How can England uncover its hidden dementia cases?
England’s health service has been set a target of finding more than 300,000 people who currently have dementia but haven’t yet been diagnosed.
At the moment around half of the estimated 683,000 people with dementia in England are undiagnosed and are missing out on NHS care and support.
Health experts agree that the next few decades will see a huge rise in the number of patients with Alzheimer’s disease and other dementias, placing a huge burden on health care, social care and families.
But diagnosis is not the only problem – there are currently no treatments which can effectively tackle the disease, and health and social care systems are not set up to meet the complex needs of patients.
Health Secretary Jeremy Hunt has said the country must make dementia a “national mission” as cases are predicted to rise to more than a million by 2020 which will put further pressure on already-overstretched NHS and social care services.
Last year, a huge row blew up between NHS England and the country’s primary care general practitioners (GPs), after they were offered £55 for every dementia diagnosis. GPs and patient groups opposed the payments, which they say could distort clinical priorities and undermine the doctor/patient relationship.
Now NHS England has backed down, and the payments will be discontinued from April. Instead, it has appointed seven dementia ‘ambassadors’ to help GPs and local clinical commissioning groups (CCGs) to increase diagnosis rates.
Dr Dan Harwood of South London and Maudsley NHS Foundation Trust is one of the dementia ambassadors, and will visit 21 CCGs to provide advice on increasing diagnosis rates and improve care.
The move comes against a backdrop of startlingly variable diagnosis rates across the UK, with some areas achieving rates of 75 per cent while others are below 40 per cent.
Harwood has been working with GPs across London, which has the lowest diagnosis rate for dementia, and has already met with 18 CCGs.
“Most of what I do is to encourage CCGs not to be overwhelmed,” he said. “There are many simple and cost neutral actions CCGs can and should take to improve diagnosis rates and the care of people with dementia and their carers.”
The UK government has made tackling dementia a priority for the NHS and – in addition to launching a series of campaigns to raise awareness – has said it intends to double funding for research to £132m by 2025.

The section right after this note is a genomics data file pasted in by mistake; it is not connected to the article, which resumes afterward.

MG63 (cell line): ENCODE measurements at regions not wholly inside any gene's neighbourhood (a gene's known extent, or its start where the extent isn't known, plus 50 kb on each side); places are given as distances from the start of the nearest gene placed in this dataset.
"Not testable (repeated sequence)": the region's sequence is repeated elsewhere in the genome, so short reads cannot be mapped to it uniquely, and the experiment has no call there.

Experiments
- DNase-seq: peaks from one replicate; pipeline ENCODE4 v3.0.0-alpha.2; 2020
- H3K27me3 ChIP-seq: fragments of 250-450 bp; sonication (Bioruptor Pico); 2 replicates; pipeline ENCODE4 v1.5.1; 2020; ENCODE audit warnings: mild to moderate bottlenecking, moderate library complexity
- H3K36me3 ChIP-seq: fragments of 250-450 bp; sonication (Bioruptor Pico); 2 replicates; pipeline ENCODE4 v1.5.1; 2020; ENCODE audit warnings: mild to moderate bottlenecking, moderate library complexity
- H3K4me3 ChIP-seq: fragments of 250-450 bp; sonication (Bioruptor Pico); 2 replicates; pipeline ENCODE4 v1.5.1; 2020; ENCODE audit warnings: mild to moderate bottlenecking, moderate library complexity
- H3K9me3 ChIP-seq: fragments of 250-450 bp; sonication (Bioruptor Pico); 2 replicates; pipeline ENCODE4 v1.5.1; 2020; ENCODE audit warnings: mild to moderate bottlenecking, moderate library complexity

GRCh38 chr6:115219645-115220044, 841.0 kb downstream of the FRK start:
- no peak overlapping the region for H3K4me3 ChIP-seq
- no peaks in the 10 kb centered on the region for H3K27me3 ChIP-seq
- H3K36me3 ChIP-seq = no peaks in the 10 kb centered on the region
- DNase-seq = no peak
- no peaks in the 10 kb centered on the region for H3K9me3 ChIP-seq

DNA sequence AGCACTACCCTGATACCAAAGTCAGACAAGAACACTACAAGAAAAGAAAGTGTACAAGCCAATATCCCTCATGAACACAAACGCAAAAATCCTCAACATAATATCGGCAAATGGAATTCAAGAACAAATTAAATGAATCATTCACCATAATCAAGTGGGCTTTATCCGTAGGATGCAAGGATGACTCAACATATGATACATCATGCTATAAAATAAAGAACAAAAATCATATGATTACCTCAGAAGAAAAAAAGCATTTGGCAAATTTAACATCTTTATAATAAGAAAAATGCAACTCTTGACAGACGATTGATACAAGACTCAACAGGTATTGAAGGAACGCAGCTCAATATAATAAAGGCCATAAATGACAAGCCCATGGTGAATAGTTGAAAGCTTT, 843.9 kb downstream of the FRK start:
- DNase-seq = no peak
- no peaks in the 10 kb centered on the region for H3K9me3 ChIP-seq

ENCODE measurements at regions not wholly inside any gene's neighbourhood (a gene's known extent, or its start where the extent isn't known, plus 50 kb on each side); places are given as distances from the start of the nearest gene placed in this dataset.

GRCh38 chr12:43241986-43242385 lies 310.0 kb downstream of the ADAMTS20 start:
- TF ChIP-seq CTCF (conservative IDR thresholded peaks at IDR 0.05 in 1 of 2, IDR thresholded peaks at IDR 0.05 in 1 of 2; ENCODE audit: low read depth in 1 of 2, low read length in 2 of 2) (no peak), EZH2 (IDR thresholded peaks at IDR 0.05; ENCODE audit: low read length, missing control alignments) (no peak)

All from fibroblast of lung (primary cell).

Harwood said he is able to draw on his day-to-day clinical work with people with dementia and their carers, to make sure the advice given is “pragmatic and based on the needs of patients and carers.”
CCGs should work more closely with memory services to monitor their performance and make sure resources are being used efficiently, as well as help GPs improve the use of diagnostic codes used to identify different types of dementia and – depending on the circumstances, add patients to the GP register or refer them for assessment and post-diagnostic support, he notes.
One disincentive to diagnosis is that little treatment can be offered – current treatments don’t work for all patients, and can only temporarily slow the disease’s progression.
A report sponsored by pharma industry association the ABPI published last November found that the UK ranked eighth out of 13 European countries in its use of dementia drugs, which was an advance on its earlier position (10th) but still left it well below the group average.
Jeremy Hunt said last year that one of the main challenges to overcome was a sense of defeatism amongst those with dementia, their carers and healthcare professionals.
There are hopes that the pharmaceutical industry could eventually develop new drugs which can halt or even reverse dementia. Researchers hope that repeated late stage failures over the last decade have helped steer it in the right direction, including identifying and treating patients in the early stages of dementia, rather than when the disease is advanced.
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